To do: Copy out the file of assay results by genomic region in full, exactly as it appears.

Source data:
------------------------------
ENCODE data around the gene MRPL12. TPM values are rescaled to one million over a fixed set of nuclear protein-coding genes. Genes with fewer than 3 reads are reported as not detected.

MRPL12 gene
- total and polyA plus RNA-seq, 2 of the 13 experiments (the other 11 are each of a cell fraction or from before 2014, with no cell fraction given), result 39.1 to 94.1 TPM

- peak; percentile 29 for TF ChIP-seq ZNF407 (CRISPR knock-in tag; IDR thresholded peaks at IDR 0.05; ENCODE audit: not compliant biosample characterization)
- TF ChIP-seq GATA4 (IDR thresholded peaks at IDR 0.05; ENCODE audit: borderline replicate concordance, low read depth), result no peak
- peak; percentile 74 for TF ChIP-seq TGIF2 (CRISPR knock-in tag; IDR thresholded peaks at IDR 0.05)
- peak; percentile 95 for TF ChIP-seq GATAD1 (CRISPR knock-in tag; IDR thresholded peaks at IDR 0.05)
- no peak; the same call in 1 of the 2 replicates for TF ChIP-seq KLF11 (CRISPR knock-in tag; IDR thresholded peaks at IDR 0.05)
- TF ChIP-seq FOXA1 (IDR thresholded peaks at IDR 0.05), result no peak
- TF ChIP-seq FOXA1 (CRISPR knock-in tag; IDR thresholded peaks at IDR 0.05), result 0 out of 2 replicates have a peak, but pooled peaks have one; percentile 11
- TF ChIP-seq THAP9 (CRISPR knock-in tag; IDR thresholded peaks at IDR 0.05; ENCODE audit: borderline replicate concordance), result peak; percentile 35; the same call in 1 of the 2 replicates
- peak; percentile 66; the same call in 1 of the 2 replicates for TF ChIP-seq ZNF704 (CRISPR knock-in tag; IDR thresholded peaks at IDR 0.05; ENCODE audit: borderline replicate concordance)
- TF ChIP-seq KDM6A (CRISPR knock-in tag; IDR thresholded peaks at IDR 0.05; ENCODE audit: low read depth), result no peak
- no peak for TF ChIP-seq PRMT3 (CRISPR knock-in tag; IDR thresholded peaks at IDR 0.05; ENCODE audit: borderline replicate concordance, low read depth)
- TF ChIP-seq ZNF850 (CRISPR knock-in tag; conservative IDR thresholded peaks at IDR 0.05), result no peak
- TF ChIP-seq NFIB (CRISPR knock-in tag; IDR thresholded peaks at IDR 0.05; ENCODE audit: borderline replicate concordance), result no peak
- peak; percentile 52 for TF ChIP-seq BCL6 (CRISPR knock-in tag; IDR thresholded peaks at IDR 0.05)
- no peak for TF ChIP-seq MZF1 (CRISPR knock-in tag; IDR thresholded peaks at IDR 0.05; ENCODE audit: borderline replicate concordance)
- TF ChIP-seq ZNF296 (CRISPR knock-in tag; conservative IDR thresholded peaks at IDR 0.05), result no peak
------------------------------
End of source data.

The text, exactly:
ENCODE data around the gene MRPL12. TPM values are rescaled to one million over a fixed set of nuclear protein-coding genes. Genes with fewer than 3 reads are reported as not detected.

MRPL12 gene
- total and polyA plus RNA-seq, 2 of the 13 experiments (the other 11 are each of a cell fraction or from before 2014, with no cell fraction given), result 39.1 to 94.1 TPM

- peak; percentile 29 for TF ChIP-seq ZNF407 (CRISPR knock-in tag; IDR thresholded peaks at IDR 0.05; ENCODE audit: not compliant biosample characterization)
- TF ChIP-seq GATA4 (IDR thresholded peaks at IDR 0.05; ENCODE audit: borderline replicate concordance, low read depth), result no peak
- peak; percentile 74 for TF ChIP-seq TGIF2 (CRISPR knock-in tag; IDR thresholded peaks at IDR 0.05)
- peak; percentile 95 for TF ChIP-seq GATAD1 (CRISPR knock-in tag; IDR thresholded peaks at IDR 0.05)
- no peak; the same call in 1 of the 2 replicates for TF ChIP-seq KLF11 (CRISPR knock-in tag; IDR thresholded peaks at IDR 0.05)
- TF ChIP-seq FOXA1 (IDR thresholded peaks at IDR 0.05), result no peak
- TF ChIP-seq FOXA1 (CRISPR knock-in tag; IDR thresholded peaks at IDR 0.05), result 0 out of 2 replicates have a peak, but pooled peaks have one; percentile 11
- TF ChIP-seq THAP9 (CRISPR knock-in tag; IDR thresholded peaks at IDR 0.05; ENCODE audit: borderline replicate concordance), result peak; percentile 35; the same call in 1 of the 2 replicates
- peak; percentile 66; the same call in 1 of the 2 replicates for TF ChIP-seq ZNF704 (CRISPR knock-in tag; IDR thresholded peaks at IDR 0.05; ENCODE audit: borderline replicate concordance)
- TF ChIP-seq KDM6A (CRISPR knock-in tag; IDR thresholded peaks at IDR 0.05; ENCODE audit: low read depth), result no peak
- no peak for TF ChIP-seq PRMT3 (CRISPR knock-in tag; IDR thresholded peaks at IDR 0.05; ENCODE audit: borderline replicate concordance, low read depth)
- TF ChIP-seq ZNF850 (CRISPR knock-in tag; conservative IDR thresholded peaks at IDR 0.05), result no peak
- TF ChIP-seq NFIB (CRISPR knock-in tag; IDR thresholded peaks at IDR 0.05; ENCODE audit: borderline replicate concordance), result no peak
- peak; percentile 52 for TF ChIP-seq BCL6 (CRISPR knock-in tag; IDR thresholded peaks at IDR 0.05)
- no peak for TF ChIP-seq MZF1 (CRISPR knock-in tag; IDR thresholded peaks at IDR 0.05; ENCODE audit: borderline replicate concordance)
- TF ChIP-seq ZNF296 (CRISPR knock-in tag; conservative IDR thresholded peaks at IDR 0.05), result no peak